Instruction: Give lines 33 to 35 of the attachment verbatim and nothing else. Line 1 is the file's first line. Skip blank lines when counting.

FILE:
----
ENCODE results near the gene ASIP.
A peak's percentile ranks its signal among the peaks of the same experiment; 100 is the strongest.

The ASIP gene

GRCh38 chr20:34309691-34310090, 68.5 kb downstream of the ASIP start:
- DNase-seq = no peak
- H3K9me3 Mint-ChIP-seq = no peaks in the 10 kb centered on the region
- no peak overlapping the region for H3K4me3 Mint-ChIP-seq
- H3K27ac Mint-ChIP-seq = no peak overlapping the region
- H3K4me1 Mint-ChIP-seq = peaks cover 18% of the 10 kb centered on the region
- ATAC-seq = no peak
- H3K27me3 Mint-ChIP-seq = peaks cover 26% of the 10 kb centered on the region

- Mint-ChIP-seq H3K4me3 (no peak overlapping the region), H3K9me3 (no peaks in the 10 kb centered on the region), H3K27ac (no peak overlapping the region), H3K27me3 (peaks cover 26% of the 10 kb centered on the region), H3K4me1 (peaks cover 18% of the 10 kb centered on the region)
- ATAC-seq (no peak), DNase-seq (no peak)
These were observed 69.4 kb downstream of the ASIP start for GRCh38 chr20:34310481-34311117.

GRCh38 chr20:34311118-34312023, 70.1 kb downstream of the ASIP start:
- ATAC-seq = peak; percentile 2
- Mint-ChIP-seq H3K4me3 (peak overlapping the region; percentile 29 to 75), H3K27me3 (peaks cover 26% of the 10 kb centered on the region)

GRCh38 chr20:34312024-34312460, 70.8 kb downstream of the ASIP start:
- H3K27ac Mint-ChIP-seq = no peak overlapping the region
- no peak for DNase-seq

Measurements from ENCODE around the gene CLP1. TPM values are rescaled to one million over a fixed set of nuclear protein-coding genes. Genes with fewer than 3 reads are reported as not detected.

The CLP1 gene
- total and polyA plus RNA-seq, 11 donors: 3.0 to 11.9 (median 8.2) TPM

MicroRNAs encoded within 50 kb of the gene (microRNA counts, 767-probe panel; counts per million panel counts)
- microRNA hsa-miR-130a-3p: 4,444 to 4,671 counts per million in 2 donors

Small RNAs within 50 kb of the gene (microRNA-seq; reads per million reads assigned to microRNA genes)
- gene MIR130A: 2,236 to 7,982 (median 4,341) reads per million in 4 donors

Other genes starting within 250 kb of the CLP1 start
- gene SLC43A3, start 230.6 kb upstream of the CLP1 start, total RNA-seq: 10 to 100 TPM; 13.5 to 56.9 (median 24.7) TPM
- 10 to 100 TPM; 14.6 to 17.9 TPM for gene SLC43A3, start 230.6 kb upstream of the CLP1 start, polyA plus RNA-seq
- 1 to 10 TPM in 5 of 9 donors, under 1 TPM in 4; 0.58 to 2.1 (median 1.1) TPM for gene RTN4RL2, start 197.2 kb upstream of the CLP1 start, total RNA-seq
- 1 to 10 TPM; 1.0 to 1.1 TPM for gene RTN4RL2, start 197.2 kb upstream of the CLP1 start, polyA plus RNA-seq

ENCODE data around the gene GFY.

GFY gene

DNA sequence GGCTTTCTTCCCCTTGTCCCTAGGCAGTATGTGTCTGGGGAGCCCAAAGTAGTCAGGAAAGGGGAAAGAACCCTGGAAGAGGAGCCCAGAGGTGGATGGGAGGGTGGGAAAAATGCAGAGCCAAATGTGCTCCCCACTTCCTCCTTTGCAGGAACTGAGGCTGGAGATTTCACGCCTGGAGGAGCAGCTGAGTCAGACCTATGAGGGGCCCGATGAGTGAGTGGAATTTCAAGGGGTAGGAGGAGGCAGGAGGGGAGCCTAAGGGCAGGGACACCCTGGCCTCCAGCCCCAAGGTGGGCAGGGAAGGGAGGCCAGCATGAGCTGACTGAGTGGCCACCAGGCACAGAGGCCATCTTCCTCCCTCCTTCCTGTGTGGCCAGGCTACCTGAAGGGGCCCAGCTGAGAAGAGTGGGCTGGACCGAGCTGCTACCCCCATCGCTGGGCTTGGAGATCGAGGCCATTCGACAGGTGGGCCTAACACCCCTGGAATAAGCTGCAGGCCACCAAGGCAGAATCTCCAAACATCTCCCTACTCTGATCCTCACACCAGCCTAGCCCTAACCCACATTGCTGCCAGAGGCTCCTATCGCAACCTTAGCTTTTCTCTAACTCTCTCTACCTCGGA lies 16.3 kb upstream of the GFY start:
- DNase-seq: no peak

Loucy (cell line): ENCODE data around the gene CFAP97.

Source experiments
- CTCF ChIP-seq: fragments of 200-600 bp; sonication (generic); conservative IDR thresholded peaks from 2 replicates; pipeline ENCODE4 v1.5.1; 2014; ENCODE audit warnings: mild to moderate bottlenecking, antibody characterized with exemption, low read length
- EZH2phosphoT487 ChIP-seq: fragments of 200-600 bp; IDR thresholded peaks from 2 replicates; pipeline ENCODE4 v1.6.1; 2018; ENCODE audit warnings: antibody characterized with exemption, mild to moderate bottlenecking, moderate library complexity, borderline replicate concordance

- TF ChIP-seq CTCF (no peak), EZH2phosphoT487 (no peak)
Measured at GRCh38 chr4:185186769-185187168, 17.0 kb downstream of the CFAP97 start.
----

ENCODE data around the gene GFY.

GFY gene

DNA sequence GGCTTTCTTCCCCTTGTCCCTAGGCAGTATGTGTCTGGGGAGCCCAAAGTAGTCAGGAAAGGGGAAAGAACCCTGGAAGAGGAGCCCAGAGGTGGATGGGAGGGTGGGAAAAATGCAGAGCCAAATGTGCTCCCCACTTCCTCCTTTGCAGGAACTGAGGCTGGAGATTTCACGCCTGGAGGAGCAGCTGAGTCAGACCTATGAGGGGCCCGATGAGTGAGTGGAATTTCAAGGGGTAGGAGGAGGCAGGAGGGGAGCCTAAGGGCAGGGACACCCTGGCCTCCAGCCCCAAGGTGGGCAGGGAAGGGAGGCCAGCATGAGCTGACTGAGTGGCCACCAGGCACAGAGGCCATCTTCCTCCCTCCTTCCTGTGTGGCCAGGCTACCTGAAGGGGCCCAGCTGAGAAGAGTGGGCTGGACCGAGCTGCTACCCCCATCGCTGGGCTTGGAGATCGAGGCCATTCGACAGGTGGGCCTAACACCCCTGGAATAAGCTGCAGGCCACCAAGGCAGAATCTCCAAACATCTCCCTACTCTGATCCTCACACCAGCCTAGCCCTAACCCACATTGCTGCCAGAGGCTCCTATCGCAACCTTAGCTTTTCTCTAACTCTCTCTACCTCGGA lies 16.3 kb upstream of the GFY start: